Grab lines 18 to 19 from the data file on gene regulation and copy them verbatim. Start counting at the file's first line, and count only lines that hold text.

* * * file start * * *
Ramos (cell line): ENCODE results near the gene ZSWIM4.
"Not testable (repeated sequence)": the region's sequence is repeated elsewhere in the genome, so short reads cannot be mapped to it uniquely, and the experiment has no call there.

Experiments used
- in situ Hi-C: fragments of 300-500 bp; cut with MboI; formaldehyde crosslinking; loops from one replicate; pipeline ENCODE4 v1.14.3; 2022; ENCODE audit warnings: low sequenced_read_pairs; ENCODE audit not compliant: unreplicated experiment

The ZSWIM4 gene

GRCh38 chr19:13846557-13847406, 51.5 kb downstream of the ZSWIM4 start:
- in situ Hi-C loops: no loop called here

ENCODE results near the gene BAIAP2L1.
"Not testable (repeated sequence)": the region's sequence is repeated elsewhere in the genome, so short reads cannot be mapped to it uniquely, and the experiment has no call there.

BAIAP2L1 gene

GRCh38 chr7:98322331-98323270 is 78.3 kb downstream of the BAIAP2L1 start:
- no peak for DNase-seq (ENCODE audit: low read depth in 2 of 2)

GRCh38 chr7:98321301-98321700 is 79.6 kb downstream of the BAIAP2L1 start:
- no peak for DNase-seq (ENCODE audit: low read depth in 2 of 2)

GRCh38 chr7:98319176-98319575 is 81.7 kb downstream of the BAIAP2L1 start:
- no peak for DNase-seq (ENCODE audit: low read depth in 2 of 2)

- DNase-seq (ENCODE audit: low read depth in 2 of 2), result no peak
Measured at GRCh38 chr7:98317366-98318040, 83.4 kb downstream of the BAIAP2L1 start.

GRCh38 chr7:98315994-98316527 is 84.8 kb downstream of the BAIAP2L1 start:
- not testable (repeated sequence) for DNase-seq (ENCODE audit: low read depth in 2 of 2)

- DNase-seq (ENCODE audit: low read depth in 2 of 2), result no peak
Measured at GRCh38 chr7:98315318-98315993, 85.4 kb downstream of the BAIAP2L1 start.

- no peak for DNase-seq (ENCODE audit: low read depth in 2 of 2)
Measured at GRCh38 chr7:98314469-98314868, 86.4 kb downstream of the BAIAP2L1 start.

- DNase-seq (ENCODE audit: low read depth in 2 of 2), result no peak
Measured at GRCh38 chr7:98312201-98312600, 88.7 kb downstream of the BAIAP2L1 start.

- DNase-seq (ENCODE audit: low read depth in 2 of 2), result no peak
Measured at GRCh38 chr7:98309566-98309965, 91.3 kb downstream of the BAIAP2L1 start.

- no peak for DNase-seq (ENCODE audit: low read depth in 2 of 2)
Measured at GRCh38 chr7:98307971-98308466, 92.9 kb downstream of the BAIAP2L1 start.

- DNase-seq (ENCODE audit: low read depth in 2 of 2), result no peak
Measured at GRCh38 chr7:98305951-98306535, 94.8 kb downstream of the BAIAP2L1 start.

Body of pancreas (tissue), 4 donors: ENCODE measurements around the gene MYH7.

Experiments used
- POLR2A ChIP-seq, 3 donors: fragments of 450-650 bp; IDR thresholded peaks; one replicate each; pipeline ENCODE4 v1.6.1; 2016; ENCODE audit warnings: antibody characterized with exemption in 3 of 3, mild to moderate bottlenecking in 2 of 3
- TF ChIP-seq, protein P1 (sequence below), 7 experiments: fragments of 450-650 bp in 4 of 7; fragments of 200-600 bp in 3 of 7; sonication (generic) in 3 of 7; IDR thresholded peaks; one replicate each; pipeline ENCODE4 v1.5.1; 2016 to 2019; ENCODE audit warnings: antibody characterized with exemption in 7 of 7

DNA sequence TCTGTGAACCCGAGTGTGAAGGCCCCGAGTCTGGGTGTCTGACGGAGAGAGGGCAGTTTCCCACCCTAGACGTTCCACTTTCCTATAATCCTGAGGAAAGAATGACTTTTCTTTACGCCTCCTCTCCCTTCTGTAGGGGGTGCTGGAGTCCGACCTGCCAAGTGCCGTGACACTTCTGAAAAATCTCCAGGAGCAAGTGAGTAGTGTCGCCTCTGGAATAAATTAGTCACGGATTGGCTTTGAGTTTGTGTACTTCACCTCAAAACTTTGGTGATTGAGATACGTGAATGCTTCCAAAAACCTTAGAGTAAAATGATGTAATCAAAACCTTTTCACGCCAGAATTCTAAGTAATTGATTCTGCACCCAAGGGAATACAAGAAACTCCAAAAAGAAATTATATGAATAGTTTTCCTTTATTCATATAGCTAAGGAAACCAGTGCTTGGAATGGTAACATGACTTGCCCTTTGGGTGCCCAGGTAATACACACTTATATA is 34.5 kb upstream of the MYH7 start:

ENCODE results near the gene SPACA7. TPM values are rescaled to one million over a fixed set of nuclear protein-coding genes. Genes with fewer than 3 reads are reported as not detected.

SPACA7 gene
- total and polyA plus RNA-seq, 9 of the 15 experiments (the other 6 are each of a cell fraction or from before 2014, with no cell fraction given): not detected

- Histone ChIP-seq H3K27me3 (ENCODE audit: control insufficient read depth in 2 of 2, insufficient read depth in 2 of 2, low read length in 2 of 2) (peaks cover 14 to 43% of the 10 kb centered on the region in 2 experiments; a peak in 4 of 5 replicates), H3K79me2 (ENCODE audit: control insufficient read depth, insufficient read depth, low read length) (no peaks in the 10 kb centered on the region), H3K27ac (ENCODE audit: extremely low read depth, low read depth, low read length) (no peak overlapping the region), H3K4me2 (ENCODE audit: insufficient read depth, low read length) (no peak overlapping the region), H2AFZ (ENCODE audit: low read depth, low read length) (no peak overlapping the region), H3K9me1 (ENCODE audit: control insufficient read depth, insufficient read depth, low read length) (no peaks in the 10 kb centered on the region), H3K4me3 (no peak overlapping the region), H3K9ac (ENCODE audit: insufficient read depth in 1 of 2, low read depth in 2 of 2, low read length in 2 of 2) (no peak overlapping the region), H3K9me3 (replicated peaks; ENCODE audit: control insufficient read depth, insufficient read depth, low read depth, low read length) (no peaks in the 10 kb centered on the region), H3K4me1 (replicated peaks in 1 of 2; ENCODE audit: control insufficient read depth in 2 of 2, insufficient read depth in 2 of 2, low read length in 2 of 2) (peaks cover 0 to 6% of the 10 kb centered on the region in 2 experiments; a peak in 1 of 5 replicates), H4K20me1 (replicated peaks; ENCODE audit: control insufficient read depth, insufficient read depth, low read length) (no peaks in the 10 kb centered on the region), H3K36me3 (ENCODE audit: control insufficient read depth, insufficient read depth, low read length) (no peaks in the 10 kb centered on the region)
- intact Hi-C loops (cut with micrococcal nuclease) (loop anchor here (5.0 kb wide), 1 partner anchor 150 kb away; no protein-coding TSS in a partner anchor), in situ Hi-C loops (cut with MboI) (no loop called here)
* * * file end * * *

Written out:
Measured at GRCh38 chr7:98317366-98318040, 83.4 kb downstream of the BAIAP2L1 start.

GRCh38 chr7:98315994-98316527 is 84.8 kb downstream of the BAIAP2L1 start: